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Mary Todd Lincoln: A Biography, Jean H Baker, W W Norton, 1987, 369 pp
I read this for one of my reading groups. I was looking forward to reading it but it is written in a scholarly tone, which made it difficult to get through even 40 pages in a day.
I did learn more than I knew before about Abraham Lincoln's wife but my attachment to this much maligned First Lady was born when I read the historical novel Love Is Eternal by Irving Stone, the #3 bestseller of 1954. That novel brought her alive.
Baker applied psychology as it was understood in the 1980s and attempted to explain Mary's emotional states and obsessions by calling her a narcissist. I did not totally buy that. Life was violent in early 1860s Kentucky where she was raised. She lost her mother at a young age and later lost three of her four children to illnesses for which there was not workable medicine. Then she lost Abe. That makes a grieving woman, not a narcissist.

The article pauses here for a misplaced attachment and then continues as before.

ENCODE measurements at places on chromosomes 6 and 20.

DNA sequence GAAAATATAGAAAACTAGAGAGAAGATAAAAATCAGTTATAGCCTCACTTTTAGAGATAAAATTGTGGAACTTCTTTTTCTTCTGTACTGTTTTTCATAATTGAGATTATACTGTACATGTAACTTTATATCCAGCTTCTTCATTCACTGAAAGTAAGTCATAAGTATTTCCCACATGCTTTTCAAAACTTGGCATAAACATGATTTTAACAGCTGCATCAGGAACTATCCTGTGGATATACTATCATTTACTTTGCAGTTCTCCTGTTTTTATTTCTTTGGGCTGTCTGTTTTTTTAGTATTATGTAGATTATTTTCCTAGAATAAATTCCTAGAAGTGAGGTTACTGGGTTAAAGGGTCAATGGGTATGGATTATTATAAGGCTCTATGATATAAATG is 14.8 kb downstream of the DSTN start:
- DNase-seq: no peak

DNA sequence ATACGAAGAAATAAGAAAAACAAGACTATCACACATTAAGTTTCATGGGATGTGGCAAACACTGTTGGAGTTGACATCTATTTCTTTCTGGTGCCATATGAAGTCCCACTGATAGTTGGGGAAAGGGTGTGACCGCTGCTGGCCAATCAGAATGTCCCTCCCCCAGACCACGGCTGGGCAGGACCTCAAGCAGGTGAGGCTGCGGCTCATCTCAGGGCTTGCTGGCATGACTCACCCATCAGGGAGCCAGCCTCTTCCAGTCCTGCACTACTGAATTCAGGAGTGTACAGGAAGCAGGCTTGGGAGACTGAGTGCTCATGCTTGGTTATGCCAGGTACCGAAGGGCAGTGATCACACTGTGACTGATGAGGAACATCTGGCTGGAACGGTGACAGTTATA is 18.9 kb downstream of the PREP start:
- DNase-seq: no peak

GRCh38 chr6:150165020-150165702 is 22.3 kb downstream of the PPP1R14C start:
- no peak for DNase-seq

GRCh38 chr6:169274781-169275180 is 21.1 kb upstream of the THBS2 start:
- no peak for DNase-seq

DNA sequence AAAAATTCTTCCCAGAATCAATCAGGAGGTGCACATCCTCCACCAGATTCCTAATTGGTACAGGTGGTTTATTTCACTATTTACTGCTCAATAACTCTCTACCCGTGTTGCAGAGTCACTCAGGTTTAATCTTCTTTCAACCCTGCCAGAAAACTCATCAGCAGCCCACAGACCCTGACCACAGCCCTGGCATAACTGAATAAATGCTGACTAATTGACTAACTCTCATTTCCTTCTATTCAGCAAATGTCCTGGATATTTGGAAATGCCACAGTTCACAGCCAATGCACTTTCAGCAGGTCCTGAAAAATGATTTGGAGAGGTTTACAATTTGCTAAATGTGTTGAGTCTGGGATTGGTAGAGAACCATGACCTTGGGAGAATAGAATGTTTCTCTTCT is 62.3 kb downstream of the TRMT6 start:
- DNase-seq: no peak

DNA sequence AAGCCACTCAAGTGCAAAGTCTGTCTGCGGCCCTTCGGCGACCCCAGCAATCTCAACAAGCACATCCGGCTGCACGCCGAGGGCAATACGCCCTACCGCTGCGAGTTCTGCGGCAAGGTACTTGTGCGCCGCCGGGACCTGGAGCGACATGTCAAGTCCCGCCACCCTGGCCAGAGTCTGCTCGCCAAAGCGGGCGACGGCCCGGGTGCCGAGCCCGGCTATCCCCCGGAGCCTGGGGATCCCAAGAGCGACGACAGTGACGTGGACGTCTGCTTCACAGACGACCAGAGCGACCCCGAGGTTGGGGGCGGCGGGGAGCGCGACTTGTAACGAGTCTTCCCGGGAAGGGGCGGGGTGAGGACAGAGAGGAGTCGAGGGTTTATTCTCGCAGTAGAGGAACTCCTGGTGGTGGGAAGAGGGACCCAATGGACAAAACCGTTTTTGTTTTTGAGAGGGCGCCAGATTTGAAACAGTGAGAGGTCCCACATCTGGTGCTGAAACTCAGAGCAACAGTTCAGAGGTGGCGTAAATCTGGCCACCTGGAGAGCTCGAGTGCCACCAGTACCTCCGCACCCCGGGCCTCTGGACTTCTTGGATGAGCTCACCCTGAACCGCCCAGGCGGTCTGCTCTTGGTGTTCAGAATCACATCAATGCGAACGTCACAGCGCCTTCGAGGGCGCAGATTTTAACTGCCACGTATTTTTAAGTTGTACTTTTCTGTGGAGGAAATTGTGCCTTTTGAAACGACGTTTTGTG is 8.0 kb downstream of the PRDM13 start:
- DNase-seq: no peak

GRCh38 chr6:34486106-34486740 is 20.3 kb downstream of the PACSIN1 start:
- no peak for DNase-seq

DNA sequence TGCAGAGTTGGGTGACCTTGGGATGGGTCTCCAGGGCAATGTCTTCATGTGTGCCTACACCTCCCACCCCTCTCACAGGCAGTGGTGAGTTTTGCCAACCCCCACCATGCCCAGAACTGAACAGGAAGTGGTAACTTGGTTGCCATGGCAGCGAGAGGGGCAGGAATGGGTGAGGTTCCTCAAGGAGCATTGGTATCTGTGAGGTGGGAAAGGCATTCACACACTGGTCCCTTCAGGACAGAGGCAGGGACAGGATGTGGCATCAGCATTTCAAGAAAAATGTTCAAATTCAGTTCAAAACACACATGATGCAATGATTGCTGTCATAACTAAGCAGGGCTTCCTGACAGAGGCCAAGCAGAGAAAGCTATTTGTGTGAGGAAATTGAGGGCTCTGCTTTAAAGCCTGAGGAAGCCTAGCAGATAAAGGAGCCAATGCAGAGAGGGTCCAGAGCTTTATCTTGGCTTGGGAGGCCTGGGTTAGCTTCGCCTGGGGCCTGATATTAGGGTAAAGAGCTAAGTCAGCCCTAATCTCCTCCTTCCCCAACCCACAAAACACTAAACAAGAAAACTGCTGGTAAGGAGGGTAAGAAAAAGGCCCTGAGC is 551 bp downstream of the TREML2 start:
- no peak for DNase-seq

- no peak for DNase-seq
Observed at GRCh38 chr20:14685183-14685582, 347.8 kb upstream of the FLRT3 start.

She single handedly created the role of First Lady as we see it to this day. She was a victim of some dastardly patriarchal males, simply because she was outgoing and got stuff done. So what if she liked to go shopping? She turned the White House into the showplace it needed to be for a President and world leader. She was the original shopaholic and would be showered with acclaim in today's world. Her remaining son had her committed to an insane asylum on the grounds that she could not handle her finances, even though she made do despite being denied the pension she should have had for the widow of the man who preserved the Union. Good God!
(Mary Todd Lincoln is available in paperback by order from Once Upon A Time Bookstore.)